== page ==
# Analysis - What are they doing in this proof ?

1. Jun 17, 2007

### quasar987

Analysis - What are they doing in this proof ?!?

1. The problem statement, all variables and given/known data
The thm is "A metric space M is compact iff it is complete and totally bounded".

We have Bolzano-Weierstrass to work with (compact iff sequentially compact).

The "==>" part is direct.

For "<==", they say,

"Let's show that M is sequentially compact. Let {y_k} be a sequence in M and we can assume without loss of generality that all the y_k are distinct."

This is where it gets weird. They show how to construct a Cauchy subsequence that converge but I have no idea what they're doing. They say,

"Given an integer N, cover M with finitely many 1/N-balls, $B_{1/N}(x_{L_1}), ..., B_{1/N}(x_{L_N})$. An infinite number of the y_k lie in one of these balls. Start with N=1. Write $M=B_{1}(x_{L_1})\cup ...\cup B_{1}(x_{L_N})$, and so we can select a subsequence of {y_k} lying entirely in one of these balls. Repeat for N=2, getting a further subsequence lying in a fixed ball of radius 1/2, and so on. Now choose the "diagonal" subsequence, the first member from the first sequence, the second from the second , ans so on. This sequence is Cauchy and since M is complete, it converge."

Firstly what is up with the L's ??? Anyway, my best shot at understanding what he's doing is that he chooses an integer N. Because M is totally bounded, there are finitely many points $\{x_{1},...,x_{L_N}\}$ such that $M=B_{1/N}(x_{1})\cup ...\cup B_{1/N}(x_{L_N})$. There must be at least one x_j such that $B_{1/N}(x_{j})$ contains infinitely many points. Now, for all n<N, $B_{1/N}(x_{j})\subset B_{1/n}(x_{j})$, so there are also infinitely many points is all those balls. For each n, define a subsequence as just those points in $B_{1/n}(x_{j})$.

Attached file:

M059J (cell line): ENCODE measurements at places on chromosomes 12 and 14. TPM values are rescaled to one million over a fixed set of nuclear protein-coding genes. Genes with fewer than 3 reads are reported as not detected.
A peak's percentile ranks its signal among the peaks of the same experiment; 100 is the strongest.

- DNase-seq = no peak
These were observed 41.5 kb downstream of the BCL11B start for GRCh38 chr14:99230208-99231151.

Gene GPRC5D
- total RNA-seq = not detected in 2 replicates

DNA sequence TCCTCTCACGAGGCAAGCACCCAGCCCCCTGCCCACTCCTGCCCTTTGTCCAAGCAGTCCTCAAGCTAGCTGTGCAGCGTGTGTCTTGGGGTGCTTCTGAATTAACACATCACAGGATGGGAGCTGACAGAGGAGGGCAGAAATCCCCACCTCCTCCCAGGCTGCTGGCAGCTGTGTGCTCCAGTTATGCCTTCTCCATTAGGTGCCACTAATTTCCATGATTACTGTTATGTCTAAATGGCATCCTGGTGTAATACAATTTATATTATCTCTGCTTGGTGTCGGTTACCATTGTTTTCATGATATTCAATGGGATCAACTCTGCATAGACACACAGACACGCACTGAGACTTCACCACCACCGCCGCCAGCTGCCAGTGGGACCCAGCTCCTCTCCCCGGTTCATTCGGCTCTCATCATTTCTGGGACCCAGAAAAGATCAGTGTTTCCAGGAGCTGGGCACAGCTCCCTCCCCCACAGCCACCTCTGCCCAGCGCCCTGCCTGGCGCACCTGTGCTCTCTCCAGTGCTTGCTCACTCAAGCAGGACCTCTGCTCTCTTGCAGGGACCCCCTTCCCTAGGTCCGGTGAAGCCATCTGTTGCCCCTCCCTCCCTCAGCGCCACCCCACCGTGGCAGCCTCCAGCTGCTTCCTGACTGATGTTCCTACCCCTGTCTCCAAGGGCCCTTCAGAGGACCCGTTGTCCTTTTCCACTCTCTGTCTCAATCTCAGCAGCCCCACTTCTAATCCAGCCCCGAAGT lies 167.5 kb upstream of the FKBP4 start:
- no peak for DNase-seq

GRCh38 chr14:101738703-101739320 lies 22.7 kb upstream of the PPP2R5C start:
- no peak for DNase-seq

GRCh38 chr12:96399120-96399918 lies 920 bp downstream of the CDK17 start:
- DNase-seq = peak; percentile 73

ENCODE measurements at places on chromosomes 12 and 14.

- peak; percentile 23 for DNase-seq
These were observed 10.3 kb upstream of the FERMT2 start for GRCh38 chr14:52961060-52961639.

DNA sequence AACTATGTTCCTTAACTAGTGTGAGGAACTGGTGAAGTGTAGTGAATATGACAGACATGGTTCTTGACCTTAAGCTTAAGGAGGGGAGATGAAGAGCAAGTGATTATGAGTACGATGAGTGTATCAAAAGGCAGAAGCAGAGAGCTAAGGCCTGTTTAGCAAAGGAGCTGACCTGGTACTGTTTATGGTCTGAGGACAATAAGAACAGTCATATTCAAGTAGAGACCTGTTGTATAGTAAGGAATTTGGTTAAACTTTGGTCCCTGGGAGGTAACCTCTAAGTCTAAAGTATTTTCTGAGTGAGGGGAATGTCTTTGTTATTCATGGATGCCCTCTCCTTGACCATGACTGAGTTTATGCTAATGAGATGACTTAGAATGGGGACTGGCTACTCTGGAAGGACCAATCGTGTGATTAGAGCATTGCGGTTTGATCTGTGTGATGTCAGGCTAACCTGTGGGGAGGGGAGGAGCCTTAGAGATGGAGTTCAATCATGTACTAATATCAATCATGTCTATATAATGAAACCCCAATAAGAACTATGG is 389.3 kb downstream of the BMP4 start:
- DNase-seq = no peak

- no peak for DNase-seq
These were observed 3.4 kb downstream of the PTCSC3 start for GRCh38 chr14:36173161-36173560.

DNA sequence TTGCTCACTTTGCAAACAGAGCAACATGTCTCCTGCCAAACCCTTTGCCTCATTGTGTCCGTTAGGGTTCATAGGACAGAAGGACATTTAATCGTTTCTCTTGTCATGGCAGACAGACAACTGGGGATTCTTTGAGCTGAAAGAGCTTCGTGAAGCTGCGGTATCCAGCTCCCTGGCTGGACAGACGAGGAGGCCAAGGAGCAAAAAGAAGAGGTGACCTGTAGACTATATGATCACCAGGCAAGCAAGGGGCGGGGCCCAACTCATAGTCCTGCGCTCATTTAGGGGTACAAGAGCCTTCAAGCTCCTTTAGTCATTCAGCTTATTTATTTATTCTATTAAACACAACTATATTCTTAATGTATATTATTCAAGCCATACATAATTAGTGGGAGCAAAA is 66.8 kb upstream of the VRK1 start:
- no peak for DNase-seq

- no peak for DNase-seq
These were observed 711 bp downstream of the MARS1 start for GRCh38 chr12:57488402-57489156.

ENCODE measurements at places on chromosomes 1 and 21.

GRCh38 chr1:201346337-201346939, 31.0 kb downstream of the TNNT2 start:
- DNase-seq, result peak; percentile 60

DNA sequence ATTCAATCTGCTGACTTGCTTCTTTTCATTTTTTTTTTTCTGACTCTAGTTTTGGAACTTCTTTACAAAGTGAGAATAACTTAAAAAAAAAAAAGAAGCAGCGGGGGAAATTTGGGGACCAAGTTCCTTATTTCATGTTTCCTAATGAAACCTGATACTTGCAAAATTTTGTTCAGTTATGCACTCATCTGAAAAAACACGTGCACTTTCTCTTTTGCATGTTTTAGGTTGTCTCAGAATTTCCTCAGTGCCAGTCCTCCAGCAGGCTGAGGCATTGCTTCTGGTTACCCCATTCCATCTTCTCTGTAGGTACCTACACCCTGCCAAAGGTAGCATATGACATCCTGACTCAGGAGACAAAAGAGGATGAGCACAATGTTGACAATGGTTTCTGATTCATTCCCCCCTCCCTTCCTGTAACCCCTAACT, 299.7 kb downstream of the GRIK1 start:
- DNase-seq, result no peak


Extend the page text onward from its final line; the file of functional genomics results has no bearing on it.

But...as indicated in the last bit, the convergeant subsequence we're gonna form will consists of the first point of the sequence "spawned" by n=1, the second point will be the second from the sequence spawned by n=2, etc.... the Nth will be the Nth term of the sequence spawned by n=N. But that's as far as we go. Nothing tells us that there is even a single point in $B_{1/N+1}(x_{j})$, so our algorithm stops there it seems.

I probably misunderstood the method though, but I've investigated other interpretations and nothing makes sense.

Last edited: Jun 17, 2007
2. Jun 17, 2007

### morphism

I don't like the subscripts being used. Did you copy them properly? As it stands, I'm understanding that for each N we can cover M with N balls of radius 1/N, which isn't true. There's some inconsistency too, because what you wrote down for N=1 wouldn't make sense anymore.

3. Jun 17, 2007

### quasar987

The part where I quoted the text is exactly as it appears in my book.

I don't like the L_1 either... and that's why I changed it to just "1" in my "interpretation" of the proof (last 3 paragraphs).

4. Jun 17, 2007

### Hurkyl

Staff Emeritus
You could always work the proof out yourself.

The main idea is simply to construct a descending sequence of balls, each of which contains infinitely many terms of your given sequence.

5. Jun 18, 2007

### quasar987

I'm done trying to demystify what they wrote but at least I know how to prove it. It's essentially the same idea as in the proof in R that every bounded sequence has a convergent subsequence. You begin by splitting the bounded area in two, and take a point in one of the halves that hold infinitely many points. Then split that half in two again and select another point in one of the halves with infinitely many points, etc. The resulting subsequence is Cauchy.